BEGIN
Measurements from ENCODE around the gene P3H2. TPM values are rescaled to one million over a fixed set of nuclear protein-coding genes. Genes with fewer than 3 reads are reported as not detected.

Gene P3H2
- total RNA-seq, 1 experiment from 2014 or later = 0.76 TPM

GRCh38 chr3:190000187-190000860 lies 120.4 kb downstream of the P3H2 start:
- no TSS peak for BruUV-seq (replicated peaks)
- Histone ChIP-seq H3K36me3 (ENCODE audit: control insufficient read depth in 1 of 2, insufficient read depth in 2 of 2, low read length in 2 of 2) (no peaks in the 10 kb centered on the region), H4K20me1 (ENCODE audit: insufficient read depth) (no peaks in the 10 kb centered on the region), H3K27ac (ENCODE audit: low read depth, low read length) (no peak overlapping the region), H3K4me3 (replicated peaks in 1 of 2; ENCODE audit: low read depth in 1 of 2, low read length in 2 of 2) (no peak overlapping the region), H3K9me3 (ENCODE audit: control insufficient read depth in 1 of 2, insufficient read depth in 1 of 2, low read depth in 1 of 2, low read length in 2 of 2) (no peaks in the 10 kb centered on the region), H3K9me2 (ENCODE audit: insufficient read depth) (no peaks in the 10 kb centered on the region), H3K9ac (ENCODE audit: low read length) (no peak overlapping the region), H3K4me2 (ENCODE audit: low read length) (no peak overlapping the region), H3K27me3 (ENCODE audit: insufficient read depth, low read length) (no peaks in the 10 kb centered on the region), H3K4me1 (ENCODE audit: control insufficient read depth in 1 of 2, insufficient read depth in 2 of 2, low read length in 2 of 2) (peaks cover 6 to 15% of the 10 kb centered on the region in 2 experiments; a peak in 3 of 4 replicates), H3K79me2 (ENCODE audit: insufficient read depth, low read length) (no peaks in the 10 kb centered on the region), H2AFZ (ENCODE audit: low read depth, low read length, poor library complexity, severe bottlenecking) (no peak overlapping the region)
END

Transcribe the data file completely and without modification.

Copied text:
Measurements from ENCODE around the gene P3H2. TPM values are rescaled to one million over a fixed set of nuclear protein-coding genes. Genes with fewer than 3 reads are reported as not detected.

Gene P3H2
- total RNA-seq, 1 experiment from 2014 or later = 0.76 TPM

GRCh38 chr3:190000187-190000860 lies 120.4 kb downstream of the P3H2 start:
- no TSS peak for BruUV-seq (replicated peaks)
- Histone ChIP-seq H3K36me3 (ENCODE audit: control insufficient read depth in 1 of 2, insufficient read depth in 2 of 2, low read length in 2 of 2) (no peaks in the 10 kb centered on the region), H4K20me1 (ENCODE audit: insufficient read depth) (no peaks in the 10 kb centered on the region), H3K27ac (ENCODE audit: low read depth, low read length) (no peak overlapping the region), H3K4me3 (replicated peaks in 1 of 2; ENCODE audit: low read depth in 1 of 2, low read length in 2 of 2) (no peak overlapping the region), H3K9me3 (ENCODE audit: control insufficient read depth in 1 of 2, insufficient read depth in 1 of 2, low read depth in 1 of 2, low read length in 2 of 2) (no peaks in the 10 kb centered on the region), H3K9me2 (ENCODE audit: insufficient read depth) (no peaks in the 10 kb centered on the region), H3K9ac (ENCODE audit: low read length) (no peak overlapping the region), H3K4me2 (ENCODE audit: low read length) (no peak overlapping the region), H3K27me3 (ENCODE audit: insufficient read depth, low read length) (no peaks in the 10 kb centered on the region), H3K4me1 (ENCODE audit: control insufficient read depth in 1 of 2, insufficient read depth in 2 of 2, low read length in 2 of 2) (peaks cover 6 to 15% of the 10 kb centered on the region in 2 experiments; a peak in 3 of 4 replicates), H3K79me2 (ENCODE audit: insufficient read depth, low read length) (no peaks in the 10 kb centered on the region), H2AFZ (ENCODE audit: low read depth, low read length, poor library complexity, severe bottlenecking) (no peak overlapping the region)